EGU2020-11366
https://doi.org/10.5194/egusphere-egu2020-11366
EGU General Assembly 2020
© Author(s) 2020. This work is distributed under
the Creative Commons Attribution 4.0 License.

Global Survey of Aerosol Acidity from Polluted to Remote Locations: Measurements and Comparisons with Global Models

Benjamin A Nault1, Pedro Campuzano-Jost1, Duseong Jo1, Doug Day1, Roya Bahreini2, Huisheng Bian3,4, Mian Chin4, Simon Clegg5, Peter Colarco4, Jack Kodros6, Felipe Lopez-Hilfiker7, Eloise Marais8, Ann Middlebrook9, Andrew Neuman10, John Nowak11, Jeffrey Pierce6, Joel Thornton7, Kostas Tsigaridis12, Jose Jimenez1, and the ATom Science Team*
Benjamin A Nault et al.
  • 1University of Colorado, Boulder, CIRES, Chemistry , Boulder, United States of America (benjamin.nault@colorado.edu)
  • 2University of California, Riverside, Environmental Sciences, Riverside, United States of America
  • 3Joint Center for Environmental Technology, UMBC, Baltimore, United States of America
  • 4Laboratory for Atmospheres, NASA Goddard Space Flight Center, Greenbelt, United States of America
  • 5University of East Anglia, Environmental Sciences, Norwich, United Kingdon
  • 6Colorado State University, Fort Collins, United States of America
  • 7University of Washington, Seattle, United States of America
  • 8University of Leicester, Leicester, United Kingdom
  • 9Chemical Science Division, ESRL, NOAA, Boulder, United States of America
  • 10CIRES, NOAA, Boulder, United States of America
  • 11NASA Langley Research Center, Langley, United States of America
  • 12Columbia University, New York City, United States of America
  • *A full list of authors appears at the end of the abstract

The inorganic composition of aerosol impacts numerous chemical and physical processes and properties. However, many chemical transport models show large variability in both the concentration of the inorganic aerosols and their precursors (up to 3 orders of magnitude differences) and the inorganic aerosol composition. Different models predict very different properties (e.g., aerosol liquid water concentration and aerosol acidity) and outcomes (e.g., heterogeneous uptake of gases or aerosols’ direct and indirect impacts on climate). Here, we use airborne observations from campaigns conducted around the world to investigate how the inorganic fine aerosol (PM1) composition, and one of its key parameters, aerosol acidity, changes from polluted regions (Mexico City, Los Angeles, Northeastern US, and Seoul) to remote ocean basins (the Atmospheric Tomography campaigns 1 and 2) in order to provide constraints for the chemical transport models. I find that the empirical ammonium balance with major ions (ammonium balance = mol NH4 / (2×mol SO4 + mol NO3)) rapidly decreases from ~1 at the highest inorganic PM1 concentration to 0 at the lowest inorganic PM1. The data indicate a robust trend for ammonium balance vs inorganic PM1 at all altitude levels in the troposphere, suggesting that NH3 emissions and subsequent neutralization of H2SO4 becomes negligible in the most remote (lowest inorganic PM1) regions. Further, a robust trend for PM1 pH (calculated with E-AIM) vs inorganic PM1 is observed at all levels for these campaigns, as well, decreasing from a pH of ~3 to a pH of ~ –1 from the highest to lowest inorganic PM1. The data overall implies very low NH3 (and NH4+) throughout most of the atmosphere, contrary to predictions of some models, implying different physical properties than predicted in models. We compare these trends of ammonium balance and pH vs inorganic PM1 against 9 chemical transport models (CTMs), and we find that the CTMs show large variability for both the ammonium balance and pH vs inorganic PM­1, compared to observations. Generally, we find a high bias in the ammonium balance and pH, likely due to too much NH­3 in model (possibly too high NH3 emissions over oceans or too long lifetime) and inclusion of externally mixed seasalt into the submicron pH calculation. These results overall would imply different aerosol properties in the models than observed, impacting the chemistry, optical properties, and cloud properties.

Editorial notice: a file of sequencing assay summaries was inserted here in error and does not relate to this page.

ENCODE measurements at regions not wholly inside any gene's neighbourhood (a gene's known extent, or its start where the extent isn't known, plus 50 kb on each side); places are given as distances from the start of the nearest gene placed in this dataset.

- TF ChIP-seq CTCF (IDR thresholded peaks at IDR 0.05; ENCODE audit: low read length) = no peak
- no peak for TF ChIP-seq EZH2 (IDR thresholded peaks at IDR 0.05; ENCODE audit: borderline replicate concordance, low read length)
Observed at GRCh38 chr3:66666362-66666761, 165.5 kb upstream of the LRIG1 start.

ATom Science Team:

Jason Schroder, John Crounse, Jack Dibb, Michelle J. Kim, Eric Scheuer, Paul O. Wennberg

How to cite: Nault, B. A., Campuzano-Jost, P., Jo, D., Day, D., Bahreini, R., Bian, H., Chin, M., Clegg, S., Colarco, P., Kodros, J., Lopez-Hilfiker, F., Marais, E., Middlebrook, A., Neuman, A., Nowak, J., Pierce, J., Thornton, J., Tsigaridis, K., and Jimenez, J. and the ATom Science Team: Global Survey of Aerosol Acidity from Polluted to Remote Locations: Measurements and Comparisons with Global Models, EGU General Assembly 2020, Online, 4–8 May 2020, EGU2020-11366, https://doi.org/10.5194/egusphere-egu2020-11366, 2020

ATom Science Team:

Jason Schroder, John Crounse, Jack Dibb, Michelle J. Kim, Eric Scheuer, Paul O. Wennberg

How to cite: Nault, B. A., Campuzano-Jost, P., Jo, D., Day, D., Bahreini, R., Bian, H., Chin, M., Clegg, S., Colarco, P., Kodros, J., Lopez-Hilfiker, F., Marais, E., Middlebrook, A., Neuman, A., Nowak, J., Pierce, J., Thornton, J., Tsigaridis, K., and Jimenez, J. and the ATom Science Team: Global Survey of Aerosol Acidity from Polluted to Remote Locations: Measurements and Comparisons with Global Models, EGU General Assembly 2020, Online, 4–8 May 2020, EGU2020-11366, https://doi.org/10.5194/egusphere-egu2020-11366, 2020

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